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China’s economy still on the rails

China’s Communist leadership is taking a new class in economic management. The new subject is how to cope with a downturn. And the lessons might be coming hard to the world’s second largest and most vibrant economy which has become used to decades of vertiginous growth.

Though China’s stock market is notoriously unruly, its 28 percent fall over last year, which accelerated in December, is a reflection of business anxiety over the Sino-US trade confrontation that President Donald Trump has brought about. While apparently encouraging Beijing talks between American and Chinese officials have been taking place in recent days, it seems unlikely President Xi Jinping is not about to fold in the face of Trump’s demands which include a level trading playing field and the proper protection of intellectual property rights by Chinese courts. Ultimately there will be compromises but these will have to be negotiated in a form by which China and Xi himself do not lose face.

Nevertheless, from the start of this ugly trade dispute, it seemed clear that China was going to suffer more than the US, even though exporters, such as American grain farmers, are complaining that they have already lost an extraordinary $12 billion in sales to China.

The class the Beijing leadership is currently sitting involves stimulating domestic demand in order to soak up the excess capacity of the country’s trammeled exporting giants. To a degree, the general rise in prosperity in the last 20 years, not least among the emerging middle class has already generated significant local demand.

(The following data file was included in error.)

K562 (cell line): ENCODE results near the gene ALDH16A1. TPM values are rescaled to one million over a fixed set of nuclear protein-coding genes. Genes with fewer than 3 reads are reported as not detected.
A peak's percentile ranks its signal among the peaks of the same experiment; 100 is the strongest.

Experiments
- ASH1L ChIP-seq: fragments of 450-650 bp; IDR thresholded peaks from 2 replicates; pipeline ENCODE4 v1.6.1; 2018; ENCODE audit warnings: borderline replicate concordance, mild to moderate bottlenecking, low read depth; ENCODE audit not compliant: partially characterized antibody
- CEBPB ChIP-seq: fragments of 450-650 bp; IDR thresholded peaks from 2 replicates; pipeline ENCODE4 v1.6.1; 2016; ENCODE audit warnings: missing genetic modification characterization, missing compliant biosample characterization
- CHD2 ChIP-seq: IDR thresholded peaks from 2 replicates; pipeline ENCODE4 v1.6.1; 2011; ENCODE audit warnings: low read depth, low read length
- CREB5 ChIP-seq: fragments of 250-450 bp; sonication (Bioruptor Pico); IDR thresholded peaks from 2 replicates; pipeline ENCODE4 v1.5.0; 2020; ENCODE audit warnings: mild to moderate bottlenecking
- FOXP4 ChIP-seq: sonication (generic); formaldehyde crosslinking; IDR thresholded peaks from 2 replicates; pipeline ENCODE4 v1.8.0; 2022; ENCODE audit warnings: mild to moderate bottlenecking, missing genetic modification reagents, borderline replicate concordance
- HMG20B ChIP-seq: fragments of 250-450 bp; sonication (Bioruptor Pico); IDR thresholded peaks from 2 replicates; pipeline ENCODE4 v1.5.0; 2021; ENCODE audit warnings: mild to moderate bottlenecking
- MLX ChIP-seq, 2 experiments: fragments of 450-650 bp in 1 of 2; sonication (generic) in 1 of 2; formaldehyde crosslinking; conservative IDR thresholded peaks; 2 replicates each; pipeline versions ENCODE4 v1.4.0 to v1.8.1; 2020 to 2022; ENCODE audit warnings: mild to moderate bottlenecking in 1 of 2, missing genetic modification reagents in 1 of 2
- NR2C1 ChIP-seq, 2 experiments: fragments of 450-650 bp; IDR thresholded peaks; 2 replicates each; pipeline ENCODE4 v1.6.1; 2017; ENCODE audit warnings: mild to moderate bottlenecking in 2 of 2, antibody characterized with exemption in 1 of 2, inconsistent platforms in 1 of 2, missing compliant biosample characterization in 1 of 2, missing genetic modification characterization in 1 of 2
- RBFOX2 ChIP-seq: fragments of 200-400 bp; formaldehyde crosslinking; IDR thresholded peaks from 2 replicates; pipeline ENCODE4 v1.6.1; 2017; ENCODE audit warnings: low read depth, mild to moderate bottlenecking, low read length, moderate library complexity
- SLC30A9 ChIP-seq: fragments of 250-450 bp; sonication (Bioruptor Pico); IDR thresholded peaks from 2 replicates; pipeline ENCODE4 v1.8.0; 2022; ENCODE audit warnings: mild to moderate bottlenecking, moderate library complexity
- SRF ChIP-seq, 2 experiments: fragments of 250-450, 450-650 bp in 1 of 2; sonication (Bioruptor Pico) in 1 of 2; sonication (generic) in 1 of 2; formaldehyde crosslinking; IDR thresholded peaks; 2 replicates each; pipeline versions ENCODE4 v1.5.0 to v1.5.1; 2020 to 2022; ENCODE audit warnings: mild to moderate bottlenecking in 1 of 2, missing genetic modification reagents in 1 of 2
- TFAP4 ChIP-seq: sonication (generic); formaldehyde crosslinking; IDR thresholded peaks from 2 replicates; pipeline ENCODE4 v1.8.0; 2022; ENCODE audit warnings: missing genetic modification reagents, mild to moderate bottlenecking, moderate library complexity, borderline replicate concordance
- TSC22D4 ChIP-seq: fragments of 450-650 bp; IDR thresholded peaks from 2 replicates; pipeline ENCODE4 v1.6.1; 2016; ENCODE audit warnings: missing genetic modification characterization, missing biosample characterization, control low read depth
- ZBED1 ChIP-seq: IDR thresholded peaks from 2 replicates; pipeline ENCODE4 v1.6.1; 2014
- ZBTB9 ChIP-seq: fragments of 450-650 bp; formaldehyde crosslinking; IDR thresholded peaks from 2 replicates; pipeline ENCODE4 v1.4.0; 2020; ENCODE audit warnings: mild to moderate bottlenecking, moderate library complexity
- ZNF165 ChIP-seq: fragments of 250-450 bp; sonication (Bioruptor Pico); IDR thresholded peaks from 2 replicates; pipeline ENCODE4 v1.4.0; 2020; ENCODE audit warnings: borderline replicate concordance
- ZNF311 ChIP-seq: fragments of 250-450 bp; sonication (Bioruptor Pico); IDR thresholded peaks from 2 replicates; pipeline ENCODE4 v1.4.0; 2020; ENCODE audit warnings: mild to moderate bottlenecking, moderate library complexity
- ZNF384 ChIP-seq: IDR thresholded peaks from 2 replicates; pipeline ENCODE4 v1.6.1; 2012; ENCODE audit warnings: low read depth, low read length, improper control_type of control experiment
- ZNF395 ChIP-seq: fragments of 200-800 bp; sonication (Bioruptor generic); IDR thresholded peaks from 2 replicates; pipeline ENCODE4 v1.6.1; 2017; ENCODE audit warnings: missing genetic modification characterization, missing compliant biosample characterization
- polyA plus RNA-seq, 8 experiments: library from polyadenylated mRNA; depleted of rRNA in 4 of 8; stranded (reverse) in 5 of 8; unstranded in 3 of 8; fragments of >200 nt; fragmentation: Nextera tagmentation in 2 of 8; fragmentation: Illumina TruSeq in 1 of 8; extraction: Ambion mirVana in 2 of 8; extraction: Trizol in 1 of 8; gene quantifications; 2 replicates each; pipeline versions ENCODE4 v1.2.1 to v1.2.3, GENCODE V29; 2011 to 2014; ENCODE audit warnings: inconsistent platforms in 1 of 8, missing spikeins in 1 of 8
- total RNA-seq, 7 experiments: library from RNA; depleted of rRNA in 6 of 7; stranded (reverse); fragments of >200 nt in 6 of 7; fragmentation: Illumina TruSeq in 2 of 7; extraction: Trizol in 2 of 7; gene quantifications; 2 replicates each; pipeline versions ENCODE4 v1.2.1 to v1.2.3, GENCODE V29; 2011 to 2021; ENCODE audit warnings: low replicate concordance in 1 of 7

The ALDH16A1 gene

Foreign economic wiseacres have for years been predicting the Chinese economy would implode under a crushing weight of debt. Yet one of the great achievements of the government has been to use its control of the financial levers to bail out over-lent financial institutions and force restructuring of ailing corporations. Nevertheless, central regulators have struggled to control the activities on nonbank lenders and curb the spending of powerful regional cities, such as Shanghai, hell-bent on pushing for ever greater growth and prestige.

Now, in the face an export crisis brought about by Trump’s trade attack, Beijing itself has stepped up its infrastructure investment to sustain a construction industry that is beginning to struggle. In the last month, the government has approved $125 billion in new investment for China Railway Corp, which means 6,800 kilometers of new rail lines, 3,200 kilometers of which will be high-speed rail — the country already has a greater length of HSR lines than the rest of the world put together. However, though some of the funding will come from local governments, China Railways already has an eye-watering debt mountain of some $732 billion. Annual interest on this debt is already around $2.5 billion while its operating profit is $2 billion. Rail travel in China is cheap. But given these figures, it may not remain so.

This new investment is a clear turnaround in Beijing’s thinking because early last year the government blocked a series of planned rail investments. But the change does not give the impression of panic. Xi’s administration still looks to be in command of this massive beast of an economy. Sensational growth has been managed well for 41 years thanks to central control. Who is to say that those same levers cannot now guide China through a downturn?
Source: Saudi Gazette

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